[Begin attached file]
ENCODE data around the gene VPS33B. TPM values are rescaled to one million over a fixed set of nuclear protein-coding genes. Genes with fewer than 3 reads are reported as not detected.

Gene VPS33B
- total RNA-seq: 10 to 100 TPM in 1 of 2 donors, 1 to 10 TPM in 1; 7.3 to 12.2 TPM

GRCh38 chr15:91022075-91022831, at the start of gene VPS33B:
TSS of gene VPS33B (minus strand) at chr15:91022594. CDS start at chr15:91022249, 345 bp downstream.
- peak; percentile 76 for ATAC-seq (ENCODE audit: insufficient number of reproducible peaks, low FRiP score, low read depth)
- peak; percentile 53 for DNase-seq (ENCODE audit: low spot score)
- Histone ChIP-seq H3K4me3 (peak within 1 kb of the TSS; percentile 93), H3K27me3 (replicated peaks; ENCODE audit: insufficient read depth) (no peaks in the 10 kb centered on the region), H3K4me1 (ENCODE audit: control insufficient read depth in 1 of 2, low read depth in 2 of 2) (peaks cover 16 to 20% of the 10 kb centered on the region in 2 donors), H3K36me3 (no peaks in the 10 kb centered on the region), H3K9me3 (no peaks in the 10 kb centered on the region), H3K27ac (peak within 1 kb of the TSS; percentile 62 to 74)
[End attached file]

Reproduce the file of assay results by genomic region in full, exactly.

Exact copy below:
ENCODE data around the gene VPS33B. TPM values are rescaled to one million over a fixed set of nuclear protein-coding genes. Genes with fewer than 3 reads are reported as not detected.

Gene VPS33B
- total RNA-seq: 10 to 100 TPM in 1 of 2 donors, 1 to 10 TPM in 1; 7.3 to 12.2 TPM

GRCh38 chr15:91022075-91022831, at the start of gene VPS33B:
TSS of gene VPS33B (minus strand) at chr15:91022594. CDS start at chr15:91022249, 345 bp downstream.
- peak; percentile 76 for ATAC-seq (ENCODE audit: insufficient number of reproducible peaks, low FRiP score, low read depth)
- peak; percentile 53 for DNase-seq (ENCODE audit: low spot score)
- Histone ChIP-seq H3K4me3 (peak within 1 kb of the TSS; percentile 93), H3K27me3 (replicated peaks; ENCODE audit: insufficient read depth) (no peaks in the 10 kb centered on the region), H3K4me1 (ENCODE audit: control insufficient read depth in 1 of 2, low read depth in 2 of 2) (peaks cover 16 to 20% of the 10 kb centered on the region in 2 donors), H3K36me3 (no peaks in the 10 kb centered on the region), H3K9me3 (no peaks in the 10 kb centered on the region), H3K27ac (peak within 1 kb of the TSS; percentile 62 to 74)